To the Honorable Jose Longoria,
Recently, you sentenced a mother, Rosalina Gonzales, to five years probation, a fine, and parenting classes after being convicted of a felony charge. The heinous crime? Spanking her own child.
As you recall, the prosecution admitted that Ms. Gonzales did not use a belt, a switch, or anything else other than her hand. She didn’t hit her child in the face, head, chest, or anywhere but her rear end. She didn’t draw blood, break any bones, or even leave bruises–only some red marks. There was no injury.
This decision is manifestly absurd.
First, it represents an egregious judicial overreach. You should know the law: in Texas, spanking is not against the law. Your state’s Attorney General has even stated that disciplinary spanking confined to the buttocks, done with an open hand, and not resulting in injury should not be considered abusive. Ms. Gonzales evidenced self-control with all of these variables.
Before sentencing Ms. Gonzales, you chided her, “You don’t spank children today. In the old days, maybe we got spanked, but there was a different quarrel. You don’t spank children. You understand?”
I understand, Judge. I understand that you clearly have an agenda–an agenda that supersedes state law. You are supposed to be confined by the limits of the law, not subject to your personal feelings and judgments. This is a perfect example of what conservatives call “legislating from the bench.” Luckily, this is what will also get you voted off the bench the next time the people speak.
Second, the government should not be in the business of telling parents how they can and cannot discipline their children. I understand that some governments have laws prohibiting spanking (although your state government does not). This is foolish. Who are you to tell parents that they cannot use a discipline tool that has historically been used with great effectiveness throughout the ages? A government that believes it can mandate parenting techniques isn’t creeping toward tyranny, but sprinting toward the finish line.
Third, I understand that governments must protect children from abuse with reasonable laws. But spanking is not abuse. I am a child psychologist with over 20 years experience. I am an expert on parenting and discipline. I know what works, what doesn’t work, what constitutes abuse, and what doesn’t. I strongly believe that controlled spanking is one of several discipline tools that can help parents establish reasonable control and maintain an appropriate hierarchy in the family. This hierarchy is absolutely essential to achieving a parent’s solemn duty: training children for adulthood.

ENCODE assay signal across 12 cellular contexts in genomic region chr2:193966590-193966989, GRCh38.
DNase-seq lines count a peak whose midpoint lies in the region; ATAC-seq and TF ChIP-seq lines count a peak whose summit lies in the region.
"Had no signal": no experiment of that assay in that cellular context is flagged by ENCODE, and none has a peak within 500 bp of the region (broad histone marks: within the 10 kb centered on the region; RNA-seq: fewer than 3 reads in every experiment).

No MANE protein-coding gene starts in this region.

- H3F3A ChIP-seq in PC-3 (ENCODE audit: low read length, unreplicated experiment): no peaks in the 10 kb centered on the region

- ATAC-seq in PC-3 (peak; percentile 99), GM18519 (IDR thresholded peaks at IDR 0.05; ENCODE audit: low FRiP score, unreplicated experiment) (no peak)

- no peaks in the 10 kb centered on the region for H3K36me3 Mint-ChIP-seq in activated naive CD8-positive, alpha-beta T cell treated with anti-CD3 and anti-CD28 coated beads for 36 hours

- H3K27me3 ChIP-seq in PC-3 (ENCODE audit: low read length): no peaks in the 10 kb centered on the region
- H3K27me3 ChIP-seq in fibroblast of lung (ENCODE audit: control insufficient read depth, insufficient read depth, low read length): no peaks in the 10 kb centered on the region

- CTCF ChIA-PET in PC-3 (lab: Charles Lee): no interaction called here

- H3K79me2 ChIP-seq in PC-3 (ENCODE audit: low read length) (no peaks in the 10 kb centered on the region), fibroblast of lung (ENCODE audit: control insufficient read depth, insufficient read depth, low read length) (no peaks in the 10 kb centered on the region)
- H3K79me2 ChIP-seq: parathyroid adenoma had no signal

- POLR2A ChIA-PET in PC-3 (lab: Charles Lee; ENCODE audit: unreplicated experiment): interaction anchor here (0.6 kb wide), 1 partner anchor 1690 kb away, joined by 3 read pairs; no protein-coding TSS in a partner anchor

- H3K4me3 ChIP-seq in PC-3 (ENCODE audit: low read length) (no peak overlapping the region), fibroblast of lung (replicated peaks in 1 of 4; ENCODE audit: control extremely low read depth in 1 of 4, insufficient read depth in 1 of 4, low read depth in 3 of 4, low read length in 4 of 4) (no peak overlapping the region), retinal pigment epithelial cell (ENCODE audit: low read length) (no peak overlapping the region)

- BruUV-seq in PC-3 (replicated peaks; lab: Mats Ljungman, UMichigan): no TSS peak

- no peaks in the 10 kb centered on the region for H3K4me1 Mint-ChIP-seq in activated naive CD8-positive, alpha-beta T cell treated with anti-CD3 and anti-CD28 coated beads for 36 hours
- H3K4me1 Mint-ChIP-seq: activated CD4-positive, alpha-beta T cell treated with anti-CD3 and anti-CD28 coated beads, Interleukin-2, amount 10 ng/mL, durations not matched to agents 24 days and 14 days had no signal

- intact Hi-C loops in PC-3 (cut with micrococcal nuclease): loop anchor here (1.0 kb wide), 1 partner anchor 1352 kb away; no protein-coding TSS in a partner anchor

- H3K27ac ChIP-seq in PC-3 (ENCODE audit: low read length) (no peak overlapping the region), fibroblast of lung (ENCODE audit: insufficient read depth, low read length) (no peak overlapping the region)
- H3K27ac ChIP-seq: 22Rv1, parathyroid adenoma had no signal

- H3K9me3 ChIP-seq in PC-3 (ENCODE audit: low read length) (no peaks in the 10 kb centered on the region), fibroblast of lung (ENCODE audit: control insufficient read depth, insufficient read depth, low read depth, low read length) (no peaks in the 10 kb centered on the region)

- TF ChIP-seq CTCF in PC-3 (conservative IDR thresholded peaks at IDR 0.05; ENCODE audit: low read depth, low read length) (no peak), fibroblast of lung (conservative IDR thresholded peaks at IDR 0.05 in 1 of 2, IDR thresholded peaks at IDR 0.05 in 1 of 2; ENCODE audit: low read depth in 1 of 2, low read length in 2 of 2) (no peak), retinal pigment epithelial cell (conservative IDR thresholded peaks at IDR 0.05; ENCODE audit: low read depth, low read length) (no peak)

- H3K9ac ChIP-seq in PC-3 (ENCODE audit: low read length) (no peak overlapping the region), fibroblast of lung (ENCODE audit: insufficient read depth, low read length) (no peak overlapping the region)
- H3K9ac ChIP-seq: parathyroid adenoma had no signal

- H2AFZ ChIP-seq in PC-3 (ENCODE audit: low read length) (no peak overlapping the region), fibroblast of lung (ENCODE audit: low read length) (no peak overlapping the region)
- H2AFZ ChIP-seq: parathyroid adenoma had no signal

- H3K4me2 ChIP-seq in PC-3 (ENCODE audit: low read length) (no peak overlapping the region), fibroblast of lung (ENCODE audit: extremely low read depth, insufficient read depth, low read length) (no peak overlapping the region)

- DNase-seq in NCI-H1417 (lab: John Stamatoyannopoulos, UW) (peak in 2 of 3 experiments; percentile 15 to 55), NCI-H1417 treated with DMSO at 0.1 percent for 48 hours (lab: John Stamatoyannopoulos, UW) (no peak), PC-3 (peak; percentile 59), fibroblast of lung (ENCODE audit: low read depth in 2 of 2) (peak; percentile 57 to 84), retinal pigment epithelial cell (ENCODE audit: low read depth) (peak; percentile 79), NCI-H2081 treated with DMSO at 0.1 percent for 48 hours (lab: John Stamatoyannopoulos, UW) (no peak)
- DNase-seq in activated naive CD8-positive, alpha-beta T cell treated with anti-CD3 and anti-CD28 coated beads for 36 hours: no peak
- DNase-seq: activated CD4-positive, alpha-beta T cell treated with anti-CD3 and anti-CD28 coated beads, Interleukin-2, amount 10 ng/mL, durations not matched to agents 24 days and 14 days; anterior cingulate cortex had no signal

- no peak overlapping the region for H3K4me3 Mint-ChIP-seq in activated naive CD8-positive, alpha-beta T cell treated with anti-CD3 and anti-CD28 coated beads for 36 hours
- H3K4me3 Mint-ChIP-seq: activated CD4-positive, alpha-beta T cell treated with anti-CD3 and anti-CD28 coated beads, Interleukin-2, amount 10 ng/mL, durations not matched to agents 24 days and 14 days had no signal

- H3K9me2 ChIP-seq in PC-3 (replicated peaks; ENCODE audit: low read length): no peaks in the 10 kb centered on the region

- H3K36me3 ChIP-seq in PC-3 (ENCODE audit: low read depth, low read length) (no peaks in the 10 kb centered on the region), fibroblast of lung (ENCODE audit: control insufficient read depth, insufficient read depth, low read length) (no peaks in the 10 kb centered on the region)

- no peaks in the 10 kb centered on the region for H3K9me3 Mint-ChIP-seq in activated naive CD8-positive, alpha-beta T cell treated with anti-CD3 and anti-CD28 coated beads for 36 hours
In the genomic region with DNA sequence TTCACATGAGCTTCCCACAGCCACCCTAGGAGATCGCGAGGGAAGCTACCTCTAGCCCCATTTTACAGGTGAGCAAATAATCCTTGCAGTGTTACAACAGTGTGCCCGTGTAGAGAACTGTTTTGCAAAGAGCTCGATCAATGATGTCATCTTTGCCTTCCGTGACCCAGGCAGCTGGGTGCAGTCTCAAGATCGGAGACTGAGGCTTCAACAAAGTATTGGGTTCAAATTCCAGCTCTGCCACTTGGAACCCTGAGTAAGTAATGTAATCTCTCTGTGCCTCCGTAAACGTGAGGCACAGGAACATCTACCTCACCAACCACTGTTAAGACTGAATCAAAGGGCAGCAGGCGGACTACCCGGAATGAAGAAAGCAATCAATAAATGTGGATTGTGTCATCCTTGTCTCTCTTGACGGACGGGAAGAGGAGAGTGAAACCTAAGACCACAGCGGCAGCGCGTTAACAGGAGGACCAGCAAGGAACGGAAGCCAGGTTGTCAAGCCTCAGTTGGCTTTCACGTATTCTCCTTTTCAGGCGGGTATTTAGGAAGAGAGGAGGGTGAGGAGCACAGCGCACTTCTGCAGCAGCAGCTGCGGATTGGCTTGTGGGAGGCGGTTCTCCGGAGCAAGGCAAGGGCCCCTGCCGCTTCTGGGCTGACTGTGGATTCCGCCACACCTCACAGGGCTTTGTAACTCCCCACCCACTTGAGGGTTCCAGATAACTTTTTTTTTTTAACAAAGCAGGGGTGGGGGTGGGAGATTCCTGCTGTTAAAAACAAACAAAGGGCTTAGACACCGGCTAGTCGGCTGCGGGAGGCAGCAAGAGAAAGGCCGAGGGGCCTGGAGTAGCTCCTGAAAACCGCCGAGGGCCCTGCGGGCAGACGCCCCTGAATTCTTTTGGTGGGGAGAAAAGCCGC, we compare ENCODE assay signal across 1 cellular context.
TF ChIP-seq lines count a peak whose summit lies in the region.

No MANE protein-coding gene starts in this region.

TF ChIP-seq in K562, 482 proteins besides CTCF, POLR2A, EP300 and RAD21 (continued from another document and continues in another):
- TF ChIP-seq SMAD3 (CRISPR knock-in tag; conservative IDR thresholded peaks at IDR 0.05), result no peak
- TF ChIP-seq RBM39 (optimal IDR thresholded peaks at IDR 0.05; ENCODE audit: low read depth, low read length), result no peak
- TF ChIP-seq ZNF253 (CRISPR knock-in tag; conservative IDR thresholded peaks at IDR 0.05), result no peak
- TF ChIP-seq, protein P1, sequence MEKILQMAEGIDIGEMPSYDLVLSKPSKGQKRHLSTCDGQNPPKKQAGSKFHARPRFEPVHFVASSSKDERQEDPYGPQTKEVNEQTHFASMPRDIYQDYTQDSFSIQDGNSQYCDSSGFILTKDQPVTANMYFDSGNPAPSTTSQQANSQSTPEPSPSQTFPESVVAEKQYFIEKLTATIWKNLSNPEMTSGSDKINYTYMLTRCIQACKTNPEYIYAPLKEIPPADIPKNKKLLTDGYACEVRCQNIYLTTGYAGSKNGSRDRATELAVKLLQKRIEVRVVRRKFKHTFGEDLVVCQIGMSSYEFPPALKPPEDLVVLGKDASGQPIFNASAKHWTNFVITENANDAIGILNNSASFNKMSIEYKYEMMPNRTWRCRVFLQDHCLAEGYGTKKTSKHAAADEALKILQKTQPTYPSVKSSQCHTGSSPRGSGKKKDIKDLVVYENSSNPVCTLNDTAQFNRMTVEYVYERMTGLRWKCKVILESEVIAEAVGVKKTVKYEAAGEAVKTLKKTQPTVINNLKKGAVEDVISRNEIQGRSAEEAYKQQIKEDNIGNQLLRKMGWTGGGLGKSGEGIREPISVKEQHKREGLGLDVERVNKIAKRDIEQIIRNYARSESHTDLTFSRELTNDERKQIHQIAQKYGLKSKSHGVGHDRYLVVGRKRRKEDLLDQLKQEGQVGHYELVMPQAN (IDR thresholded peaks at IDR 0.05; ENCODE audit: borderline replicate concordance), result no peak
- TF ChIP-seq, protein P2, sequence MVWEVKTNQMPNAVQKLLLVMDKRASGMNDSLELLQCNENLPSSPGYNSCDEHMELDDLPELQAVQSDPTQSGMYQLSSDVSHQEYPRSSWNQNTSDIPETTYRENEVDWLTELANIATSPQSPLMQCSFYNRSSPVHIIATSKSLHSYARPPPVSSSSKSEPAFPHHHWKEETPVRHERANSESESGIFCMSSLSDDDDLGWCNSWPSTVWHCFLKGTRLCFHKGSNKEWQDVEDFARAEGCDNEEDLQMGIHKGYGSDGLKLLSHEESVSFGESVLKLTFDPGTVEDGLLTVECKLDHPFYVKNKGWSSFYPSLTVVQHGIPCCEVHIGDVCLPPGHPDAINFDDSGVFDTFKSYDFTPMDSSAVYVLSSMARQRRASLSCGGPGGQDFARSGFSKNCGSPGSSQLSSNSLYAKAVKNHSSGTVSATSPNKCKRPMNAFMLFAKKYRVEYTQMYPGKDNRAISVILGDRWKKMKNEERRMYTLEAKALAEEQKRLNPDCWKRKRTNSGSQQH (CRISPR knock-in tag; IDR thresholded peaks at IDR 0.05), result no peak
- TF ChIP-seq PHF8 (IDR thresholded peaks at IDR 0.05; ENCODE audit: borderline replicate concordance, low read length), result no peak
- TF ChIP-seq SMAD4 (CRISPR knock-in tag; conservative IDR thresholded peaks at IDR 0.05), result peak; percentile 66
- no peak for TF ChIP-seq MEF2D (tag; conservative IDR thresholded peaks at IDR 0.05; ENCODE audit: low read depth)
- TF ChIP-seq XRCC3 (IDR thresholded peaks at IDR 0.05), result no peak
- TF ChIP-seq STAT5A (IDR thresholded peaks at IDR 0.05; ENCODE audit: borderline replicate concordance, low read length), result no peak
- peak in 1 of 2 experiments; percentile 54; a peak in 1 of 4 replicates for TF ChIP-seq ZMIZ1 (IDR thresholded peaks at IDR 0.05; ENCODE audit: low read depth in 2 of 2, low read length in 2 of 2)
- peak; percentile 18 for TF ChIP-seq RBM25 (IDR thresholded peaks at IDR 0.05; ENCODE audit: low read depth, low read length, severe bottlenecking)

Finally, Judge Longoria, I have one more message for you: yes we do spank children today. Many parents spank, most of whom spank safely, with self-control, and with excellent results. I have spanked each of my three children twice; each of them is supremely well-behaved, confident, self-controlled, and empathic. None struggle with aggression.
Perhaps you have fallen victim to the common pseudoscientific studies that equate all spanking with criminal assault or abuse. However, almost none of the so-called “victims” of spanking grow up to be serial killers, exhibit cruelty to animals, or wind up abusing their children. Spanking does not, despite what several progressive studies have asserted, result in learned violence or anger management problems. The truth is that the two extremes of parenting–wimpy, passive parenting on one side and rageful, abusive parenting on the other–are the true causes of most child behavior problems.
Tying parents’ hands behind their back with hyperactive, compulsive judgments constitutes the real abuse. It amounts to parent abuse, society abuse, and culture abuse.
Judge Longoria, stop punishing parents for their good faith efforts at creating respectful and obedient children or many of those children will someday be facing your fellow judges for far worse crimes.
Dr. Dathan A. Paterno
Clinical Director, Park Ridge Psychological Services
Author, Desperately Seeking Parents